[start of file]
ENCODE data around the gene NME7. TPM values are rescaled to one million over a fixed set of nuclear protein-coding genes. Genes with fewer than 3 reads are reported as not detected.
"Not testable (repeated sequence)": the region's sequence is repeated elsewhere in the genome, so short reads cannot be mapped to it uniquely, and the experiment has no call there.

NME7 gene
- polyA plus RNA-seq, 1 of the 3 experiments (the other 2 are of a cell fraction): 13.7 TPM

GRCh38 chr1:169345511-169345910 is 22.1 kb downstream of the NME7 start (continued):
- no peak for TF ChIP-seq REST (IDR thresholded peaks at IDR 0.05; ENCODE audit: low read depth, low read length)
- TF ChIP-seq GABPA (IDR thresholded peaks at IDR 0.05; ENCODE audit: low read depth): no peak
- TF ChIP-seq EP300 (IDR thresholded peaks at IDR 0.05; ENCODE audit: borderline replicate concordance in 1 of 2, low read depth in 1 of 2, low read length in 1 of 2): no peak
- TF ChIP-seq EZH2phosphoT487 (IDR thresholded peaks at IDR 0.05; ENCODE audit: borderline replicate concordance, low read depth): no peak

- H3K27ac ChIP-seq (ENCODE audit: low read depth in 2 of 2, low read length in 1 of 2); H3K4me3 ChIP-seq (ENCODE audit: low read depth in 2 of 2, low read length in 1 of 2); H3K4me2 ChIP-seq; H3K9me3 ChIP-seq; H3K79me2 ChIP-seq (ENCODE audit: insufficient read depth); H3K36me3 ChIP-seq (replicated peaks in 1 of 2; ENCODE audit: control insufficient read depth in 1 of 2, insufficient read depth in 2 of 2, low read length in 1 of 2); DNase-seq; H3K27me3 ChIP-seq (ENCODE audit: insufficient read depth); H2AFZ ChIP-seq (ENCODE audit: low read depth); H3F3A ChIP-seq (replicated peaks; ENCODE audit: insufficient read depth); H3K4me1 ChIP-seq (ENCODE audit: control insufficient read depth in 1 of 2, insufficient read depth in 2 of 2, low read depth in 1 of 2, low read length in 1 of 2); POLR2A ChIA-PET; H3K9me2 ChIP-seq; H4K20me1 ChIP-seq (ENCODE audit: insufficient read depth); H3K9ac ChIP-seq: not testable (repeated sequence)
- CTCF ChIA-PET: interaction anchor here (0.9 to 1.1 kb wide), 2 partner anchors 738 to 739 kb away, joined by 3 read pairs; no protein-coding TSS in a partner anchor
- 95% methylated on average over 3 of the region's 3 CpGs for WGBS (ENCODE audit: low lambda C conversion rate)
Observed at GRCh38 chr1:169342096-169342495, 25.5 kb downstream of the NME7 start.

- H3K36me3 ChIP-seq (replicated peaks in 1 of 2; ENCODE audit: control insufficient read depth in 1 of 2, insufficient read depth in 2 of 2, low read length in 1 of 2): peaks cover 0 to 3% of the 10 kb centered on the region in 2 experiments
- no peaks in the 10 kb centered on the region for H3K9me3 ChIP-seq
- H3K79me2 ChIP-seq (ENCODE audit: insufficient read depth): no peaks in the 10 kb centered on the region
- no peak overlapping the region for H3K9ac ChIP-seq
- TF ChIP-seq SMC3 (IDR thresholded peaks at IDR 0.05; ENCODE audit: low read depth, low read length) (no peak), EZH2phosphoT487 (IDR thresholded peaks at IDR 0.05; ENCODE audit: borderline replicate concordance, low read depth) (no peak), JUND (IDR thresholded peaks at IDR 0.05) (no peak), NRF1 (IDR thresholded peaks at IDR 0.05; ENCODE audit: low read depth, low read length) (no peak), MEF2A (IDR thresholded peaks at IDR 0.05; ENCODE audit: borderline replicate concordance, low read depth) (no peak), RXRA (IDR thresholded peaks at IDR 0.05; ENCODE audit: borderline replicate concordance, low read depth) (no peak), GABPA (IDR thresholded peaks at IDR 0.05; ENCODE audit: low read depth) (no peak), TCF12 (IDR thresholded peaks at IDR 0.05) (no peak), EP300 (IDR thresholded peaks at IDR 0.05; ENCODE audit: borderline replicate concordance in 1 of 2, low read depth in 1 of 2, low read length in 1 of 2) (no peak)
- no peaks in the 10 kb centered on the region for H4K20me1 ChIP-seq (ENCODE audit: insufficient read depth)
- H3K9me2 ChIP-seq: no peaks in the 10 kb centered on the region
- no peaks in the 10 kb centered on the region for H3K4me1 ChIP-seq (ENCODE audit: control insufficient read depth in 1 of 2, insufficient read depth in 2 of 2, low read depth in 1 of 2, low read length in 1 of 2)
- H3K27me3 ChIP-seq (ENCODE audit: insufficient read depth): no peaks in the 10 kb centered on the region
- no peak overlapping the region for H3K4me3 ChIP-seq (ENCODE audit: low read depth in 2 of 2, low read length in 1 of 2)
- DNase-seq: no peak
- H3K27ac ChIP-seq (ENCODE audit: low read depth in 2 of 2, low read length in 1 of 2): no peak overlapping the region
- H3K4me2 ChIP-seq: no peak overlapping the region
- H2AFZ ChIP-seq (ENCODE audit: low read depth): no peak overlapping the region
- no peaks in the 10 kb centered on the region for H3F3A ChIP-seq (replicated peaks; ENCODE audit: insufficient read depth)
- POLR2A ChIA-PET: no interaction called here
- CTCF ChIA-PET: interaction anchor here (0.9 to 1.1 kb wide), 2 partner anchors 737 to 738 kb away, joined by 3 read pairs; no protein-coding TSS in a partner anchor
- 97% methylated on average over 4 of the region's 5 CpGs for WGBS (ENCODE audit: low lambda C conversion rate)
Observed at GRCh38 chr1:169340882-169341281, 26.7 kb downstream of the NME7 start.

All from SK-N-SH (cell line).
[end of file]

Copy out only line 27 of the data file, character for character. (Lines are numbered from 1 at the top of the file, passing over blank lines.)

- H2AFZ ChIP-seq (ENCODE audit: low read depth): no peak overlapping the region